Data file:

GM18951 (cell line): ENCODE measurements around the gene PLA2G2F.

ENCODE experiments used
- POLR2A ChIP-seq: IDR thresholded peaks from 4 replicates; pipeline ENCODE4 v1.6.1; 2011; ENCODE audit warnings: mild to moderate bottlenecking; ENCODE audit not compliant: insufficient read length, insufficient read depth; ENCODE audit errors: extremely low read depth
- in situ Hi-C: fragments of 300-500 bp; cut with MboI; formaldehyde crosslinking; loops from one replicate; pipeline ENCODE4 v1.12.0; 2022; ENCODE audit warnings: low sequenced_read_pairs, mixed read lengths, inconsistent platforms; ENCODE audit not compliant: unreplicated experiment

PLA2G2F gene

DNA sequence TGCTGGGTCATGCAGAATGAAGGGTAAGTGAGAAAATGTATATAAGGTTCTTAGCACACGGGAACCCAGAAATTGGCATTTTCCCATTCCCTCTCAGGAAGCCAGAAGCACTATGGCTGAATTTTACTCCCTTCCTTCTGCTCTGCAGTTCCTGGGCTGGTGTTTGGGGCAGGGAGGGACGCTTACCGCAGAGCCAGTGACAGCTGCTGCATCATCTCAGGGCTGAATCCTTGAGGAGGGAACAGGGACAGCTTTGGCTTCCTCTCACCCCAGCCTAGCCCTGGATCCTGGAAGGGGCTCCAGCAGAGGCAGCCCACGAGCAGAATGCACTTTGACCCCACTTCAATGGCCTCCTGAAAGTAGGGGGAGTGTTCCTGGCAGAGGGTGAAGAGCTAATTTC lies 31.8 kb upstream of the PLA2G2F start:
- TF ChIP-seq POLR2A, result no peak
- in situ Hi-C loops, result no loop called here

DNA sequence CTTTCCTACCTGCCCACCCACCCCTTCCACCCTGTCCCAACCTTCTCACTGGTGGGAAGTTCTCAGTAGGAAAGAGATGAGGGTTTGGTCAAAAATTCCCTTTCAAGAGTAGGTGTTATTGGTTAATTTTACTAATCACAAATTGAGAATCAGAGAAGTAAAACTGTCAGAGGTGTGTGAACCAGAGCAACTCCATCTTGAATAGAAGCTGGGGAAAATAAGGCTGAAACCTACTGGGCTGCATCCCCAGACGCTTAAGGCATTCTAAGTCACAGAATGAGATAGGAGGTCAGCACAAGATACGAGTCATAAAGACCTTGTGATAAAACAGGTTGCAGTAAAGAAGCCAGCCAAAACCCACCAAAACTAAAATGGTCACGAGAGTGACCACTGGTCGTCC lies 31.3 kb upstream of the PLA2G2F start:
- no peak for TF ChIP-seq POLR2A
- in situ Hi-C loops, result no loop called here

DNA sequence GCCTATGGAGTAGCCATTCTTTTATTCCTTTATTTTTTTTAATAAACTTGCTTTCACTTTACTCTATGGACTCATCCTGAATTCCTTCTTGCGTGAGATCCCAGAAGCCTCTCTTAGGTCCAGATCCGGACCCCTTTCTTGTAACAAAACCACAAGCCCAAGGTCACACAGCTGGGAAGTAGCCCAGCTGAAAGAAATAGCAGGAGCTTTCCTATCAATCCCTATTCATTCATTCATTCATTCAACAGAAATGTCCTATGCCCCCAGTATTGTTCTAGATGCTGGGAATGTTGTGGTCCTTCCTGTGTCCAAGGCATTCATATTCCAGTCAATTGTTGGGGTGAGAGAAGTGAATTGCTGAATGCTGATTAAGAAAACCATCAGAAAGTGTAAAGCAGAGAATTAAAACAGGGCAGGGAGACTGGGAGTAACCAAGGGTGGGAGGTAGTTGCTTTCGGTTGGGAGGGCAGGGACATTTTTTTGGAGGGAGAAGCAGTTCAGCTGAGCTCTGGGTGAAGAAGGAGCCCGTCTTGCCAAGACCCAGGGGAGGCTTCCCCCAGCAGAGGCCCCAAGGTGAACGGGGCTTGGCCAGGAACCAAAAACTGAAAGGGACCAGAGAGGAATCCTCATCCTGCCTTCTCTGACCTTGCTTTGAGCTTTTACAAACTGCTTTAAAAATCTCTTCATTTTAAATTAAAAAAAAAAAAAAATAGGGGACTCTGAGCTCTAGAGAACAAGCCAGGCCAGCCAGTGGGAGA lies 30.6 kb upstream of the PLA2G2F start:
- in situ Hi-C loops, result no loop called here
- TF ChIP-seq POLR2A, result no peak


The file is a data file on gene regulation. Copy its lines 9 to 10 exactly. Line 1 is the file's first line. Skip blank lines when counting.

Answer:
DNA sequence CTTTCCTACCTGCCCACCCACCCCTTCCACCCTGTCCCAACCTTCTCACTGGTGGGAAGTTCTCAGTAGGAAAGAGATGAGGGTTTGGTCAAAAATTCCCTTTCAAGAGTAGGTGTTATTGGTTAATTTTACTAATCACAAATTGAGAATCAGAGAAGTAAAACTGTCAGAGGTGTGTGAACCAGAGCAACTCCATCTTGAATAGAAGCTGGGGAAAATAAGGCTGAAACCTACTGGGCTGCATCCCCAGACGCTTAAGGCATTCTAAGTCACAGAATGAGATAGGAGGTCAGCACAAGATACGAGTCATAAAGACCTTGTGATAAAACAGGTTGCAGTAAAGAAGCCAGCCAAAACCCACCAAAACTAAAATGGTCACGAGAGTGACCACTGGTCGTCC lies 31.3 kb upstream of the PLA2G2F start:
- no peak for TF ChIP-seq POLR2A